Located at the northern Hemisphere, Scandinavia is obviously in the peak of winters when Christmas comes. It is the darkest and coldest period of the year. Christmas lights up the long, dark nights with cheers and warmth.
The exaltation of celebrating the birth of Jesus makes people active even in the extremities of weather. Christmas in Scandinavia starts with Advent and both men and women, young and old take part in this with gusto. Though 24th December is the main celebration, there are many preparations to do before the holy day arrives. Scandinavia was originally a pagan country and celebrated “Jul” or “Yule”, a winter festival, before Christmas was introduced. And, glimpses of pagan customs and traditions in Scandinavian Christmas celebrations can be seen even now.
Scandinavian Christmas starts with the first Sunday of December, the first Advent-the countdown to the birth of Jesus Christ. Scandinavians start decorating their houses as a welcome sign. Children decorate their home with their favorite Santa, tinsels, lights, candles and many other things. As a contrast to the bitter and dark winter, each and every house is lighted with colorful lights. The Scandinavian Advent wreath consists of four candles, one to be lighted on each Sunday before 24th of December. The wreath is usually embellished with spruce twigs, moss, red berries and ribbons.
Scandinavians celebrate Lucia night in connection with Christmas. This falls on the 13th of December and is observed in commemoration of Lucia or St. Lucia, the Queen of Light, an Italian saint who belonged to the island of Syracuse. She was very kind-hearted and brought food to the poor Christians in the catacombs in Rome. It is said that she wore a wreath on her head and placed candles on it to light her way so that her hands stayed free to distribute food.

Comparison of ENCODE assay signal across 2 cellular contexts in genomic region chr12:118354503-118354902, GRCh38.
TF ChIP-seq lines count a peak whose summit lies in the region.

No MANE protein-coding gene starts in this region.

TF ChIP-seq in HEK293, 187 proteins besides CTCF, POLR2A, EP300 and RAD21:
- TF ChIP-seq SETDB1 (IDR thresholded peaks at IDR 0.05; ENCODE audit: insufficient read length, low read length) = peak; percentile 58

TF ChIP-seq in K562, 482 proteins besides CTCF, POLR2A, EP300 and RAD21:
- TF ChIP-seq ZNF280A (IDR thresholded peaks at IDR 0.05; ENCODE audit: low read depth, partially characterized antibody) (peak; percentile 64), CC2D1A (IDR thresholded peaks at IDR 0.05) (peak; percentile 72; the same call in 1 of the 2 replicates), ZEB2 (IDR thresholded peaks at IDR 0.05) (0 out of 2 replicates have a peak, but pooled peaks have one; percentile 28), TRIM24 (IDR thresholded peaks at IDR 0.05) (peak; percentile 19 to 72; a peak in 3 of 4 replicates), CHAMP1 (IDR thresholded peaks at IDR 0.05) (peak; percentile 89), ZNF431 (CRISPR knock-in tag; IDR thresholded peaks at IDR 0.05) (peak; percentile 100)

Quite surprisingly, St. Lucia night is celebrated in Scandinavia with greater enthusiasm than in Italy, from where she actually hailed. During the festival, a Lucia is selected in every village, dressed in white, singing Christmas songs and carrying wreaths on her hair, with candles on it. The audience is usually treated with saffron buns and ginger snaps.
Christmas season in Scandinavia is characterized by the Christmas markets that spring up in every small town and city. These markets sell mulled wine, saffron buns, local delicacies and traditional handicrafts. The largest Christmas market in Scandinavia is usually set up in the amusement park Liseberg in Gothenburg, Sweden. This market, decked up with over 5 million lights, starts from November and stays put till Christmas.
The tradition of Santa Claus varies across the countries. It is the strongest in the Nordic region where it is believed that he visits every home on Christmas Eve. According to Scandinavian belief, Santa is a cross between a gnome and a Greek Saint Nikolas, and a lot of children believe he lives in Norway or Sweden.
The traditional Scandinavian cuisine consists of a variety of cold and warm delicacies like fish, meat, sausages, ham, salads and desserts. Herring and lutefisk are traditional fish dishes. Schnapps is a Scandinavian beverage distilled from potato or grain and then flavored with various spices.
Christmas in Scandinavia is a special experience. The Christmas markets and traditional Scandinavian cuisine makes it an exclusive privilege for the natives.